Content Type: Gaming Reviews
Date: May 14, 2016
Dragon Age: Inquisition, or Bioware’s Fantasy Dating Simulator 3 as it should be known in my opinion, is the newest addition to the Dragon Age franchise. Now I have adored the Dragon Age series since buying Dragon Age 2 on launch, so to say I was hyped to have a new installment in the series was an understatement. So did I enjoy the game after waiting with bated breath for its release? Let’s take a look shall we?
In Dragon Age: Inquisition, your character really gets thrown in the deep end from the get-go. You’re accused of killing a religious figure, think like the Dragon Age equivalent of the Pope, you get to live another day because you are the only means of saving the world from the massive tear in the sky that is dropping demons everywhere. After closing a massive rift, you start getting heralded as a religious figure in your own right, then later being named the Inquisitor and leader of the Inquisition as you battle against the reason behind the tear in the sky… whilst also stopping a civil war, helping stop the mage rebellion and helping all the little people caught in the middle of it. No problem right? All in all, the story isn’t awful. It’s not the most interesting I’ve played story wise but it does have it moments every now and then.
Now the thing that makes the game great is the characters. They’re the thing that make the story interesting and what made the game stick with me. The characters have their own motivations to why they want to join the Inquisition and how they would like to help shape the world around them. They want different things, have their own fears and personalities, have backstories that helped shape them into the character you end up with. Depending on what you do in the story, your companions will either agree or disagree with your decision making, and react to you accordingly. This leads you to think about your choices your making about the world around, something I found the story failed to do for me to the level the characters did. I found they were the driving force behind my decision making in the end instead of caring about the impact it would have on the rest of my story line.
Now the game looks good on practically anything you can get it on, even on the previous generation of consoles. So if you’re part of the PC Master Race or have never touched an Xbox in your life, there’s probably a way for you to play. What I will say about playing on the previous generation of consoles is that the textures in the Xbox 360 and PlayStation 3 versions are a lot flatter and there’s not much detail as you would get on a newer console, and it is noticeable. Whilst it doesn’t make the game unplayable, seeing the settings and varied locations in high detail graphics really adds to the immersion of the game’s setting.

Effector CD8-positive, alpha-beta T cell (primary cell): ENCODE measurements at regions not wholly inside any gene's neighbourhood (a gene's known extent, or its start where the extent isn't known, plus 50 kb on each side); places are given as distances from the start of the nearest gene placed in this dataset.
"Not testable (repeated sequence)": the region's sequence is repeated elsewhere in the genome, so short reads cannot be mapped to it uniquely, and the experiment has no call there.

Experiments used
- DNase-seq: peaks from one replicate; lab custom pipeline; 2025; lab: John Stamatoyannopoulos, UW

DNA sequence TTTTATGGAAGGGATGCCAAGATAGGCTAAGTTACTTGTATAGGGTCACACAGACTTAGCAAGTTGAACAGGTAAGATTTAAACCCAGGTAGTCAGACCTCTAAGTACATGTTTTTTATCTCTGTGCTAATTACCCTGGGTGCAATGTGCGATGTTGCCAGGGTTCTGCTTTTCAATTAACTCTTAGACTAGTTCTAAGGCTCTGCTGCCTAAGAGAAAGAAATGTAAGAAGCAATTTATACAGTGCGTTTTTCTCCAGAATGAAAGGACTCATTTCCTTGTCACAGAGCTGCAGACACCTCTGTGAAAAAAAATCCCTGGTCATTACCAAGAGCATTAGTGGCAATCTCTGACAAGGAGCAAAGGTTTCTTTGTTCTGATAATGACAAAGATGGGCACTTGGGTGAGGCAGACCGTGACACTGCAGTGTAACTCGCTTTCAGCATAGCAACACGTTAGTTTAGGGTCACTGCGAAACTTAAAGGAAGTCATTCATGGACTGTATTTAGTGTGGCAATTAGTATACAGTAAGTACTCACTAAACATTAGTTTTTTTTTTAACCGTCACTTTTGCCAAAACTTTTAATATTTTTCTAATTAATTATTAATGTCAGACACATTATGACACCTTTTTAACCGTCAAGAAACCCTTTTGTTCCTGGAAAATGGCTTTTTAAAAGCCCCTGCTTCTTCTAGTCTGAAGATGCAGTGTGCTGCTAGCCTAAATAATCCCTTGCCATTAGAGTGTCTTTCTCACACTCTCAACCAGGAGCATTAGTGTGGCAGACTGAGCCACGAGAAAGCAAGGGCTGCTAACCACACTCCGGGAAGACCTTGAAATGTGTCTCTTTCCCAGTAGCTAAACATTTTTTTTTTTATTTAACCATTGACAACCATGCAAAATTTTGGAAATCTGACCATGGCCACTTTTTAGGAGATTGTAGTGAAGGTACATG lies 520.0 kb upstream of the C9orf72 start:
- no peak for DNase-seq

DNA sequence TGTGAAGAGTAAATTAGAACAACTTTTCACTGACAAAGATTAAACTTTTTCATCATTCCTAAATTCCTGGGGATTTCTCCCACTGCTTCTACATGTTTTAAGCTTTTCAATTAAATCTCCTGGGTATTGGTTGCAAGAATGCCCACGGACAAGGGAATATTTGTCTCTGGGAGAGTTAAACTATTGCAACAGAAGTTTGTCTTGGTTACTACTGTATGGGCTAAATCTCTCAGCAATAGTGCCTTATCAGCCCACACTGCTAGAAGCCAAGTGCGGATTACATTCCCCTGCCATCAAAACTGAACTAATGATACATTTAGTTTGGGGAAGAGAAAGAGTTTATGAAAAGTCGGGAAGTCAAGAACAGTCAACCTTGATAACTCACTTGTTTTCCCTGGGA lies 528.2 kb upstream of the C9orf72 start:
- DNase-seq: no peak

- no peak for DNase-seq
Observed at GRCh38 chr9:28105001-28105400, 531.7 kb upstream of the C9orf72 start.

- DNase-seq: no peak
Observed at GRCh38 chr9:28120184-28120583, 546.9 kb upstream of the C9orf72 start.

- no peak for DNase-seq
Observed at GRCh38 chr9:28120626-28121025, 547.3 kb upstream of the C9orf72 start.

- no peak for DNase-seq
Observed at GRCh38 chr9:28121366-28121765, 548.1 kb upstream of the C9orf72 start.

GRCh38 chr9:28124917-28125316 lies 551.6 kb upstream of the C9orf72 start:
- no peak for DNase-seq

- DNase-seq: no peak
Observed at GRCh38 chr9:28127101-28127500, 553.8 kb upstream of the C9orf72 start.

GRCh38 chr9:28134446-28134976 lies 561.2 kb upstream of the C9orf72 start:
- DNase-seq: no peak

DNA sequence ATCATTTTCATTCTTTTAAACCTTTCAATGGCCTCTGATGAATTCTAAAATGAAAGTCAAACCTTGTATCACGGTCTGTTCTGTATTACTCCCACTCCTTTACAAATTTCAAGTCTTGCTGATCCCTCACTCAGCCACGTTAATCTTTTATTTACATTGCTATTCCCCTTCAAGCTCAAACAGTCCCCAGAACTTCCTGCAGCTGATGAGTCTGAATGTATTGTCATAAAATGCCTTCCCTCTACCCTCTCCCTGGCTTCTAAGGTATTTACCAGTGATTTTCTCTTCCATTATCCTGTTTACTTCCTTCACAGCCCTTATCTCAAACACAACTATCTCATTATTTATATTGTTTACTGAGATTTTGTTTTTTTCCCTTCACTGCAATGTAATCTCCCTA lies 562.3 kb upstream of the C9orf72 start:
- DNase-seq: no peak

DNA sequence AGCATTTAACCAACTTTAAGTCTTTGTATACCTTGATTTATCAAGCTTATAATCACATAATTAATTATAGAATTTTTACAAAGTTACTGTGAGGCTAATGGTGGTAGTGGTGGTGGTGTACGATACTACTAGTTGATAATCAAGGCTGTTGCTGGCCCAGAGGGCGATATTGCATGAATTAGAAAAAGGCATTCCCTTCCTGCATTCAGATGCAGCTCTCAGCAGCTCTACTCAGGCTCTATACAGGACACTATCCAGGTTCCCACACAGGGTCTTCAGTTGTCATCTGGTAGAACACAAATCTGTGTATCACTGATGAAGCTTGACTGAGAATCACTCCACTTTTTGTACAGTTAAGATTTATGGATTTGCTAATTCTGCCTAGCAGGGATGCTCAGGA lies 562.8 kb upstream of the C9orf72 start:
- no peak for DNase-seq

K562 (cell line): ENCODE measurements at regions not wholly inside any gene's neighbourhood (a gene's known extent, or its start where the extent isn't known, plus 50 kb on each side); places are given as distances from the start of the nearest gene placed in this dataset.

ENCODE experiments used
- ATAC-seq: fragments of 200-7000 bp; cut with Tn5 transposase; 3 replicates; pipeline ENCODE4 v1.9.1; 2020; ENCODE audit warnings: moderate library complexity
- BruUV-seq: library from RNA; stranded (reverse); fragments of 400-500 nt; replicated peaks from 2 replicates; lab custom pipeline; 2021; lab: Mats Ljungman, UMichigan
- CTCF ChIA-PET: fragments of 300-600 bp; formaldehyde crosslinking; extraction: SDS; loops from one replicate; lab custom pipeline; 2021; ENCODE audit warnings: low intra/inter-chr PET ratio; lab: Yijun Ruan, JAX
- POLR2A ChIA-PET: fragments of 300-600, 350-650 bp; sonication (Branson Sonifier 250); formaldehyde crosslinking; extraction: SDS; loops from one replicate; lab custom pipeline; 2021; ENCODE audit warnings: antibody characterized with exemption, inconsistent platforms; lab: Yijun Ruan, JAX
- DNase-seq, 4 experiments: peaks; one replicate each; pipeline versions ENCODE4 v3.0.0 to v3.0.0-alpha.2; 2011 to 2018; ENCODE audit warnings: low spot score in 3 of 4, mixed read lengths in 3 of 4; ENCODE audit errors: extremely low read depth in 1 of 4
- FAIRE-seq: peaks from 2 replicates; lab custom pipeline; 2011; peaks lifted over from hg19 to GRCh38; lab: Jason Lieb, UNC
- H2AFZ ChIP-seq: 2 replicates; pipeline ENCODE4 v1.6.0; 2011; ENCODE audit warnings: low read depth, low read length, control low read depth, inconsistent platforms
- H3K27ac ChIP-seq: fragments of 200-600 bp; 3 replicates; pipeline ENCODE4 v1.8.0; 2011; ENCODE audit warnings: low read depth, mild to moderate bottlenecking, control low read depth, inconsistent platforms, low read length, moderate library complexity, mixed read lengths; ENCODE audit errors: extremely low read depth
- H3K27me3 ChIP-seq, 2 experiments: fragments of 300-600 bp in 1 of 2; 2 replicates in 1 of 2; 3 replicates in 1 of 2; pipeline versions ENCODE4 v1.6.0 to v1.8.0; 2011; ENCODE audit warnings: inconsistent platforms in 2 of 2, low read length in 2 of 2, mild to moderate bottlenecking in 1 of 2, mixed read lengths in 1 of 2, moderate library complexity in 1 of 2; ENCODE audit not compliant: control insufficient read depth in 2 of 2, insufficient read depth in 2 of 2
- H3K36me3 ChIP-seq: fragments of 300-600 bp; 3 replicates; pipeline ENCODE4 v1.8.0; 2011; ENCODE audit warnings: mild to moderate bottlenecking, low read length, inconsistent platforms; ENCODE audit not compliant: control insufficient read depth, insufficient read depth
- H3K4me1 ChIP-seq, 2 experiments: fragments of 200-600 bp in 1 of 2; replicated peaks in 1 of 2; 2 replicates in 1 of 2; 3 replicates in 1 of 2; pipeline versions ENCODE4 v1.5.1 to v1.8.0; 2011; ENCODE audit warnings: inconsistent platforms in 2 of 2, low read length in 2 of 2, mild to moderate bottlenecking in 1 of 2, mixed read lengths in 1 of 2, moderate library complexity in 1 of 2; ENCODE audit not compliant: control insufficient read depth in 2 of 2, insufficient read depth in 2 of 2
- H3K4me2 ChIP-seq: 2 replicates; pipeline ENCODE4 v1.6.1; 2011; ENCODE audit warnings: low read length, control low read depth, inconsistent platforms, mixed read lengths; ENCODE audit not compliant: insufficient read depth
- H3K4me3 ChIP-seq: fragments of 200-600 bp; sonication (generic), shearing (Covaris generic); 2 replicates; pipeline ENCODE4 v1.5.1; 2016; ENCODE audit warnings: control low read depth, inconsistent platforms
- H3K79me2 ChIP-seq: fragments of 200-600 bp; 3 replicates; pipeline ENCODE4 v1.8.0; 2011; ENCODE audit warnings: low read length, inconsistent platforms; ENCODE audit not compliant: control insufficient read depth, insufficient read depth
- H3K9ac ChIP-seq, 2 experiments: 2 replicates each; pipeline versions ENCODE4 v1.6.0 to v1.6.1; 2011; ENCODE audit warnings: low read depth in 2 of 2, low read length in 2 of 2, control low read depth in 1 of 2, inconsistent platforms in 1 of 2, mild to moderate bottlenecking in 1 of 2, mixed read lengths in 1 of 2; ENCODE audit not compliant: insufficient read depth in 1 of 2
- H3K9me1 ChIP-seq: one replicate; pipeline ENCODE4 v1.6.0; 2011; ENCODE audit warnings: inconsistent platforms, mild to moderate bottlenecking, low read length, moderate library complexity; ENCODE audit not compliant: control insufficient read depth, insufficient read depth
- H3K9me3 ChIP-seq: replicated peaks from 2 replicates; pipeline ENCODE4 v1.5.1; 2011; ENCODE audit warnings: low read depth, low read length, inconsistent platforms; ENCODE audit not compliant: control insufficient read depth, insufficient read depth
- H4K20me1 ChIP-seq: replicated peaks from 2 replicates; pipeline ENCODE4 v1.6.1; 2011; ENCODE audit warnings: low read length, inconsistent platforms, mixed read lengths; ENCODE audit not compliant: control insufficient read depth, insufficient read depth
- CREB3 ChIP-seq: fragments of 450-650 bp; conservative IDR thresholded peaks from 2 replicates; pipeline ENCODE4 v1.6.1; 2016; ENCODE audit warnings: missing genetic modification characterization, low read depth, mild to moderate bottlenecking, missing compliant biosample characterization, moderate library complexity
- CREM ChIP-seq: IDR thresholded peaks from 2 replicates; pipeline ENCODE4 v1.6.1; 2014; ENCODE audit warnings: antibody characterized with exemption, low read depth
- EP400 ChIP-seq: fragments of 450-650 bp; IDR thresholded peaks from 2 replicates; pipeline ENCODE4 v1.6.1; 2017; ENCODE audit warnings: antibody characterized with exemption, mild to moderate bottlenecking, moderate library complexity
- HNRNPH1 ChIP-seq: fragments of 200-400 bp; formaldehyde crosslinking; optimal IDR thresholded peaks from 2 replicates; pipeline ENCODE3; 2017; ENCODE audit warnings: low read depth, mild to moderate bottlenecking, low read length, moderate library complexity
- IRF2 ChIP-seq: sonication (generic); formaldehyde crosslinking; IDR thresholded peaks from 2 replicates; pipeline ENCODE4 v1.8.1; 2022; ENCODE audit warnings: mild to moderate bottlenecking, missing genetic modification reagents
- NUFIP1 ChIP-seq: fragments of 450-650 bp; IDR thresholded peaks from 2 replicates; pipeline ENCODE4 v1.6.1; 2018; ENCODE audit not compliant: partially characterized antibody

The character animations are nice and fluid, with the occasional bug like a character’s legs suddenly disappearing through the ground and so on. The animations really shine when you get into combat. Whilst all the different playable classes are well animated, I found it was with the faster classes, rogues and mages that the fluidity of the character animations really stood out. The acrobatics performed by duel wielding rogues and the staff twirling and combat are easily one of the things that stood out to me most. All the spell and combat moves are nicely animated too, all weaving together with the auto attacks.
Dragon Age: Inquisition is massive. One of the first zones you go to, The Hinterlands (just the name gives me flashbacks), is monstrously big. The zones all feel open- but also give you clear markers on where things where and to give you a rough idea of where to go so you don’t have to wander aimlessly hoping to stumble into a new quest or location.
The game controls well, both using a controller or using keyboard and mouse. You can also configure a controller to use on the PC version if that’s more your style. The game controls how you would expect, basically like any other RPG, and most games out. It’s also got some more unique gameplay elements so it doesn’t just feel like you’re playing just another generic fantasy RPG.